It runs the gamut of eras, from the relatively modern to the truly vintage. Leafing through the Faemas, the Merciers, the Moltenis, as well as the more obscure examples like Jollj Ceramica and De Clerck, it is striking just how much more stylish the older jerseys seem.

Simply the best

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Coppi gets a deserved mention in the book

Smith is of the same mind. He believes two reasons explain it. One is the technical nature of modern fabrics. “It was wool, not Lycra, in the 50s and 60s. I think the modern fabrics have removed some style. I understand the technical needs now — but there’s something about wool. It was just like wearing a nice polo shirt.”

The other reason is the relentless commercialism of modern cycling. Jerseys crammed with logos on almost every available inch cannot be as stylish.

“The style was simpler when there was just one sponsor like Gitanes or St Raphaël. It’s just the way it was — more pleasing to the eye.”

Asked to name his favourite jersey in the collection, Smith doesn’t hesitate. “It’s Felice Gimondi’s World Championship jersey, in wool, with the rainbow stripes. It’s magnificent and simple. Absolutely beautiful.”

Smith acquired it at a street market in the Italian coastal town of Forte di Marmi. But on a recent visit, even Smith, with his significant means, blanched at the prices.

“Last time I went they had gone right up and I just couldn’t buy any. It’s got to the point where the sellers think they’re more valuable than they are.”

Smith also dwells on the heroic personalities that dominated the sport, including the great British names of Tom Simpson, Beryl Burton and Reg Harris. Asked to name his all-time, favourite, most stylish rider, it’s perhaps inevitable that the man is French.

>>> From Burton to Armitstead: Britain’s road race world champions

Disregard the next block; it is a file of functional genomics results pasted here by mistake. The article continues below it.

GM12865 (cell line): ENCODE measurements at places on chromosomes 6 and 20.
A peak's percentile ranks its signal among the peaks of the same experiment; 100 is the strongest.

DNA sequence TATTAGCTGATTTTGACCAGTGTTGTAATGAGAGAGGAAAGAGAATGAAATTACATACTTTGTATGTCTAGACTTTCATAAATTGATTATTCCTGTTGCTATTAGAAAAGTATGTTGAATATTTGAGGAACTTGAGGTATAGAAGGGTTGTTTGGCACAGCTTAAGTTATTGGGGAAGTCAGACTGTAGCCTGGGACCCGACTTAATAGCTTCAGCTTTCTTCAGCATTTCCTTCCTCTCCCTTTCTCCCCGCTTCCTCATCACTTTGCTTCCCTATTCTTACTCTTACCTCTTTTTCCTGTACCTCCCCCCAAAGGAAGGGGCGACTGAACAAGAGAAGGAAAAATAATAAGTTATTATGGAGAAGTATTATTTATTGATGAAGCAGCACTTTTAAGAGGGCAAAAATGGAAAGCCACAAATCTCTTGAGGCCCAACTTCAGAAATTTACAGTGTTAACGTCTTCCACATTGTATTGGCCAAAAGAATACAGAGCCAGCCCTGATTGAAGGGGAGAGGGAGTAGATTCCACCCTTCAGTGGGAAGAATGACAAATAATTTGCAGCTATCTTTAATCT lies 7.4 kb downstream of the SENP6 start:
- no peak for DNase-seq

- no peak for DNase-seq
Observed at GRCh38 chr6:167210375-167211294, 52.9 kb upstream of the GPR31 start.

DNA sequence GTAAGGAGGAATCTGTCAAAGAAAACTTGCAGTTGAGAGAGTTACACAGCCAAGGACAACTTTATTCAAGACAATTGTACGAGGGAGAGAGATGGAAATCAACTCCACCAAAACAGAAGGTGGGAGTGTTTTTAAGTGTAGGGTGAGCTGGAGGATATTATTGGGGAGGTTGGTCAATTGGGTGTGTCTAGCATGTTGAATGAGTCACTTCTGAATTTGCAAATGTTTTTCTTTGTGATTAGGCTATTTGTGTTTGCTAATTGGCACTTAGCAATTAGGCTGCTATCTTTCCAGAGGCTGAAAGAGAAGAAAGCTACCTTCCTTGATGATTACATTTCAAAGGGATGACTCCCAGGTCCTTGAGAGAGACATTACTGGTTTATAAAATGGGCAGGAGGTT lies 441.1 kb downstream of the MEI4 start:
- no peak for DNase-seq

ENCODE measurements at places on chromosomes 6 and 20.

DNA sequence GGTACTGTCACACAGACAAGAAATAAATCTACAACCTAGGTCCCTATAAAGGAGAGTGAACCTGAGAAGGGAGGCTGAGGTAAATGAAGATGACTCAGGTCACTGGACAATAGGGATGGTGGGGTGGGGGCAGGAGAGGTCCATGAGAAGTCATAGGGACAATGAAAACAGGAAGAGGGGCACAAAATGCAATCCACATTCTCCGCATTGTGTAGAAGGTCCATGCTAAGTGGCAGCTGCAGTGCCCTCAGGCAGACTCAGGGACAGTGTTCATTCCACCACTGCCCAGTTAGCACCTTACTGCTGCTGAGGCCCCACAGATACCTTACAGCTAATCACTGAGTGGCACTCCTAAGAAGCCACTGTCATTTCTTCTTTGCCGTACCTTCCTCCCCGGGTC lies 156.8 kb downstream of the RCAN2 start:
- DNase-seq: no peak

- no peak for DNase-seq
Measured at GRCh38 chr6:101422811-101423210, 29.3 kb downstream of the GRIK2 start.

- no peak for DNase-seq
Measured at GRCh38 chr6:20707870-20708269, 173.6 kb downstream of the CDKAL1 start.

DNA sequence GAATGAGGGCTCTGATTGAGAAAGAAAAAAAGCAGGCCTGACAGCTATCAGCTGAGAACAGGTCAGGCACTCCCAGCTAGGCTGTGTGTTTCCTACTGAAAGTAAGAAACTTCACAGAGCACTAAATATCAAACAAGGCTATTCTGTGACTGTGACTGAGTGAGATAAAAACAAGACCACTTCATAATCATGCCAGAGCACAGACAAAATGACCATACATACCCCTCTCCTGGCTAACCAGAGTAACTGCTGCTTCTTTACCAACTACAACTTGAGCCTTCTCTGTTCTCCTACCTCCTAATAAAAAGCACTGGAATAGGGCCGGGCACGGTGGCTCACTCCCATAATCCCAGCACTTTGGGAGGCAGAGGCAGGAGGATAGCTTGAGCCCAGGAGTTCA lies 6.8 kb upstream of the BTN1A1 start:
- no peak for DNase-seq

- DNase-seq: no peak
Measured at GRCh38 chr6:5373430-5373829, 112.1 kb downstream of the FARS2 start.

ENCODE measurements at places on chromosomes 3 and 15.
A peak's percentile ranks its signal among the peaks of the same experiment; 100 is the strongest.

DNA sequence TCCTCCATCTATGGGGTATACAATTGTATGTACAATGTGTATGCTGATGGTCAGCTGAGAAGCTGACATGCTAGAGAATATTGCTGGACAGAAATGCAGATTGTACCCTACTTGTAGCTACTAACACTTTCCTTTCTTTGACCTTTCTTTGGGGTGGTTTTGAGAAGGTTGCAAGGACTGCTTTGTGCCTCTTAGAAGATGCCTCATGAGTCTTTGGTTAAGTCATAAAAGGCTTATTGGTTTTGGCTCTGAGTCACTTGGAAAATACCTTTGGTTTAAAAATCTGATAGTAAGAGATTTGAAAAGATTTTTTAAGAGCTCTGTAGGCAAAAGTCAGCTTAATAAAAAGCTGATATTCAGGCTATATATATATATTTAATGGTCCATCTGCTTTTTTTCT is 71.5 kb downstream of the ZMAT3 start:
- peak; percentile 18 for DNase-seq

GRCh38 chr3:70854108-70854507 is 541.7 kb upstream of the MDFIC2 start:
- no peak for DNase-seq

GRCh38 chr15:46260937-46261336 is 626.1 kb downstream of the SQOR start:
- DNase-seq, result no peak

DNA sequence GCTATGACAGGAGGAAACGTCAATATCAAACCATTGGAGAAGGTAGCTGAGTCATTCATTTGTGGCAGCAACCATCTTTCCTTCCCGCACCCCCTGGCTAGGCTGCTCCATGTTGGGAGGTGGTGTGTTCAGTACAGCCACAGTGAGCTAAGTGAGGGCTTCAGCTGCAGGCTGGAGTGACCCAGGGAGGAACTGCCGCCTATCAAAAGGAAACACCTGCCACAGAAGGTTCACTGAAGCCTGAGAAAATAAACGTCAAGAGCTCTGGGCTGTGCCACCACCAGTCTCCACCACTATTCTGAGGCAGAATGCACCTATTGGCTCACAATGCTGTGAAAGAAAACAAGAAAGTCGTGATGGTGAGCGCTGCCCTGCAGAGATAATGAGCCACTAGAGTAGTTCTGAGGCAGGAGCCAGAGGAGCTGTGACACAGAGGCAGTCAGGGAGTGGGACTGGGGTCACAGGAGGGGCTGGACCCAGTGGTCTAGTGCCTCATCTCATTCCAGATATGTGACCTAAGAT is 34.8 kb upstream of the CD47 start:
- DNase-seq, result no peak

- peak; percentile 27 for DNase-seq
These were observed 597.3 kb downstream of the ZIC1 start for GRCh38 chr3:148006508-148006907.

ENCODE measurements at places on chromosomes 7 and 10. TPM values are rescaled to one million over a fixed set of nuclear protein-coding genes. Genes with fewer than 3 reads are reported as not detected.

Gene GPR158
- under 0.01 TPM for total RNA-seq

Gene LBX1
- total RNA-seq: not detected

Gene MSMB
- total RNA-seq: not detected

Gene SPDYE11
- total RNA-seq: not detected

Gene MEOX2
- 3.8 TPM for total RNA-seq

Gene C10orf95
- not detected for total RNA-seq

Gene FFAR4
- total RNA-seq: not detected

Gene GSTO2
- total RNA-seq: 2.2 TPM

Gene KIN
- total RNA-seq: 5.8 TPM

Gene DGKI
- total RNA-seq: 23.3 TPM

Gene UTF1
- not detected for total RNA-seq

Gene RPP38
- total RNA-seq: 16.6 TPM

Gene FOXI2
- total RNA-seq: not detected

“It’s Jacques Anquetil. When I was 14 I looked at Jacques Anquetil and decided that here was a man who defined cycling cool, thanks to his good looks and that red and white St Raphaël jersey. I haven’t changed my mind!”

Smith gives a mention, naturally, to Fausto Coppi and one of the most memorable images in the book is a shot of the legendary Italian, on a bike, but in civvies, holidaying on the isle of Elba in 1957. “Coppi gets everything — shirt, shorts, socks, shoes, sunglasses, haircut — exactly right.”

Despite the loving chronicle of the past which the book represents, Smith still lives for cycling in the present. Our conversation is ended by a text.

“It’s from my mate who works with French TV on a moto. He’s just telling me that Steve Cummings looks like he might attack off the back of the bunch.”

And there it is again — Smith’s palpable excitement and joy. “I couldn’t live without cycling — there’ll always be room in my life for it,” he says.


Dress right, ride better


The Lada of cycles

While Paul Smith’s collection bikes, clothing and memorabilia is focused on pro cycling, it also contains oddities that are testament to his love of all things cycling, not just the professional branch.

“Of all the bikes I keep in the building, perhaps the most amazing is a Russian bike given to me by a lady I’d never met who arrived in the office on my birthday and announced that she’d bought a present for me,” he says.

“It turned out to be a bike made in Moscow the year I was born. It’s a Soviet-era bike — solid and heavy. As the slowest of the lot and weighing as much of the rest of them put together, it’s a great conversation piece and it demonstrates that it takes all sorts of bikes to make the world of cycling.”


Rivière’s last ride

Paul Smith’s book is not just about objects — it’s also full of the human element, and no story is more gut-wrenching than that of Roger Rivière.

Illustrated with an arresting picture of the French golden boy in the moments after his crash on the descent of Mont Aigual in the 1960 Tour, Smith recounts the aftermath of Rivière’s misjudgement on a corner: “They carried him back up to the road as gently as they could but when they got him to hospital they discovered he had broken his back in two places. Paralysed, Rivière never regained full movement of his limbs and lived the rest of his days in a wheelchair.

“The photographs of him lying crumpled on a hillside, face down on a bed of fallen leaves, are reminiscent of religious iconography.”